I want to analyze the color distribution and statistics of my pictures in GIMP. There are two spaces to view the colors, the 'linear space' and 'perceptual space'. What is the precise definition of the two spaces?

For example, when viewing the histogram of the picture, one can select the spaces as below:

The linear space:

enter image description here

The perceptual space:

enter image description here

Furthermore, I notice the 'Mean' value of the histogram differs when viewed under the linear and perceptual spaces. Why is that and how the mean value is calculated in these two spaces?

3 Answers 3


The math facts are already written in plain English language in older answers. But the histogram is not the only place where you will meet linear vs. perceptual or as well non-gamma corrected vs. gamma corrected.

The confrontation occurs when you start a new image. To keep beginners less confused the advanced options are fortunately hidden and GIMP offers by default the usual gamma corrected (=perceptual) version of sRGB color space - this one:

enter image description here

It can be considered as an attempt to make brightness (=value) numbers 0...255 correspond the perceived brightnesses. The concept was a huge challenge 75...80 years ago when electronics industry tried to construct mass produceable televisions with a million times simpler circuits than available today. It arose another time to a big challenge when graphics started to creep into computers. The price of the technology in 1970's forced to find ways to make 8 bits enough to cover the full range of brightnesses between black and white. The current gamma correction is a legacy from 1970's.

If you draw a linear gradient from black to white you have again a possibility to select linear vs. perceptual. I have selected perceptual. GIMP attempts to draw visually as linear looking gradient as it can:

enter image description here

Perceptual histogram shows that GIMP claims it has succeeded:

enter image description here

If we switch to linear histogram we see something only imagined:

enter image description here

It can be interpreted as "If we had a linear gamma color space we would get the shown gradient by having this brightness number distribution".

We can try it. Let's start a new image with linear gamma version of sRGB:

enter image description here

The visually quite smooth gradient can still be drawn if one wants perceptual blending. But the linear histogram shows now the distribution of the actual written brightness values:

enter image description here

The previous imagined histogram resembles it. A perceptual histogram is sparse because 8 bits really is quite a low number. This is a poor approximation of unformly distributed brightnesses:

enter image description here

It's sparse near black.

If we make a linear gradient in linear color space and ask the gradient tool to allow it look visually non-linear we get this:

enter image description here

The linear histogram is, of course, uniform but the brightness grows accelerating towards white.

But is the linear gamma color space ever needed?

It is needed in special cases. Color mixing caused by transparency, blurring or blending modes creates easily unexpected results if the mix is calculated with the numbers of the normal 8 bit sRGB color space. One can get unwanted borders in areas which should look uniform or have a smooth gradient. See these examples:

How to get rid of weird black borders in Krita?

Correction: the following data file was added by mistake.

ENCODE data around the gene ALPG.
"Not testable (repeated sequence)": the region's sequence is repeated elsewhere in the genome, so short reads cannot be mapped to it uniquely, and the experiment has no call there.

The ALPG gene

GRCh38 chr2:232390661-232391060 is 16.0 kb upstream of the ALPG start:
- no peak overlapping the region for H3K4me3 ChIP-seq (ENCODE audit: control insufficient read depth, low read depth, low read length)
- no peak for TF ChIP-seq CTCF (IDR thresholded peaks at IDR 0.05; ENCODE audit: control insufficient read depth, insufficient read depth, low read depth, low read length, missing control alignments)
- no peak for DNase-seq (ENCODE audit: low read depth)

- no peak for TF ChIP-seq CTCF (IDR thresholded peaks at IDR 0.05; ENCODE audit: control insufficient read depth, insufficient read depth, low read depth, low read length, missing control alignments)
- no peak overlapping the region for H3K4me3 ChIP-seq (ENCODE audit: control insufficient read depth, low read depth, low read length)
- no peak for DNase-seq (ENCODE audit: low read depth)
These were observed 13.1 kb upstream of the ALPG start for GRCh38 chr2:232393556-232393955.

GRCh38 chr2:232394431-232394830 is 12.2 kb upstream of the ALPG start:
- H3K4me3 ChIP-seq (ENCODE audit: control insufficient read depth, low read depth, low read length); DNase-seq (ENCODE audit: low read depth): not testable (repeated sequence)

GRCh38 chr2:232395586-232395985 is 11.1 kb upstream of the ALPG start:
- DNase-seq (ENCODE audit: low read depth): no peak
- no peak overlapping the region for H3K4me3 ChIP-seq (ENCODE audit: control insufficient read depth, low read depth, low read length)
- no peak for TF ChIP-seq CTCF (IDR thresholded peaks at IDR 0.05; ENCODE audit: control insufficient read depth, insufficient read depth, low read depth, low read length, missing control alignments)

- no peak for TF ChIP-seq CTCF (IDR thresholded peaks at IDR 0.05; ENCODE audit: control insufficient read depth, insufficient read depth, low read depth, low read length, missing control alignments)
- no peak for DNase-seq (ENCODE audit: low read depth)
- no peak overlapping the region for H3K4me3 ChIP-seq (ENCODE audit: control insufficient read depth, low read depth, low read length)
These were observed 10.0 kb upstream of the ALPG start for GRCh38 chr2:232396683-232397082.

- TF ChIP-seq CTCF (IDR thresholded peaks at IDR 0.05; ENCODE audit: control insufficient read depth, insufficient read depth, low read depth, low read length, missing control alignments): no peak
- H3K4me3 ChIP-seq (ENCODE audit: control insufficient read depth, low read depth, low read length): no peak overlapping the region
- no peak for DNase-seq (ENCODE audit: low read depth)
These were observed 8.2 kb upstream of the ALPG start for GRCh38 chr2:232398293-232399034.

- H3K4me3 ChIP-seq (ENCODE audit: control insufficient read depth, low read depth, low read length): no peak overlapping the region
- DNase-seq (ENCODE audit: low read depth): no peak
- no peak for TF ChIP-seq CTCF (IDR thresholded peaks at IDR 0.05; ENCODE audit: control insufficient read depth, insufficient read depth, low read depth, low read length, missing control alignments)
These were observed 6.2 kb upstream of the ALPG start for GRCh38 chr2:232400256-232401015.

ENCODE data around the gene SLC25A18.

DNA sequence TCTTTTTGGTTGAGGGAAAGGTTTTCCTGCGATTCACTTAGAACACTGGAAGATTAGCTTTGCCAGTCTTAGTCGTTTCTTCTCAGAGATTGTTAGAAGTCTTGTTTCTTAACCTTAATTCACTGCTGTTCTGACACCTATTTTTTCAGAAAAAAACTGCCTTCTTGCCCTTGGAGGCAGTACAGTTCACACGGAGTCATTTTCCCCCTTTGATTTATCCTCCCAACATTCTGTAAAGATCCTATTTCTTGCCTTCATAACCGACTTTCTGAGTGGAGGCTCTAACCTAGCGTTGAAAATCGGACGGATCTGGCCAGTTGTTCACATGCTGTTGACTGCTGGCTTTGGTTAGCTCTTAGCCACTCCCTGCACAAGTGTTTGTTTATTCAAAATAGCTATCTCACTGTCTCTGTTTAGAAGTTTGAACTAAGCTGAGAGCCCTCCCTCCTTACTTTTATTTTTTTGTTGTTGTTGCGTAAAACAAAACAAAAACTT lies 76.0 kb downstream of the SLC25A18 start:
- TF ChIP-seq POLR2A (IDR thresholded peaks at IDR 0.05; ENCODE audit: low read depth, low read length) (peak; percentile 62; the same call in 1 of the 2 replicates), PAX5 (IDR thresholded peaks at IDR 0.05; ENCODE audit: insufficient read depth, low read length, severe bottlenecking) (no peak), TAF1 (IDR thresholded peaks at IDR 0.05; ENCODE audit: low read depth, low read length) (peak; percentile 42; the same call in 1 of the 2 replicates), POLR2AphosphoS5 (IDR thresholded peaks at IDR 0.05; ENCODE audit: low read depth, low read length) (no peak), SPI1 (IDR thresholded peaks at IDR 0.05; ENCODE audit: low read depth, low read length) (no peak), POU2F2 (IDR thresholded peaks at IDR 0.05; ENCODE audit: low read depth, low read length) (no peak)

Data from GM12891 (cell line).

Why does using additive blending with a linear colour dropoff result in dark fringes?

They can be avoided in linear color space or by letting at least color mixes to be calculated in a linear color space. Those things must be selected in program preferences, new job color settings or program's general color settings - it's different in different programs. Fortunately the programmers of GIMP seem to have done great job by offering as defaults modes which do not generate weird color mixing results.

Linear color space gives easily coarse results if one has only 8 bit brightness values. Fortunately programs have today 16 bit color depth available and the programs still run smoothly.


Human vision is not linear, like most of our senses. Meaning that 2 times the light received by your eye does not get interpreted as 2 times as bright. Your monitor and your image files are encoded in a semi logarithmic space in order to have data where it counts most.* (8 bits of color would be really insufficient without this).

In essence this means that as far as image data is concerned:

Intensity of 1 + intensity of 1 ≠ intensity of 2

Which is admittedly incomprehensible for a lot of people who hasn't had some pretty high level of math thrusted on them.

This button simply toggles between the nonlinear image data numbers and what intensities they would represent. Simply because its useful to be able to reason in a space where 1+1=2. There are a lot of computations and problems that are easier to think in linear spaces.

Mean obviously changes because the distribution and meaning of the value changes. If you don't actually do computation on images, or some physics stuff. Its probably irrelevant for you at this point, you might need it somewhere down the line though. Its useful for camera correct blurring, physically accurate color mixing etc. I do need this, but not very often. A full time graphics programmer might need it weekly.

* unfortunately, the image/monitor space is not necessarily equal to the non linearity of human vision. Just closer, so you can not use it to measure visually double either.


One is gamma-corrected (perceptual) and one is not (linear).

The mean value is of course the mean value of the values as displayed in the histogram.

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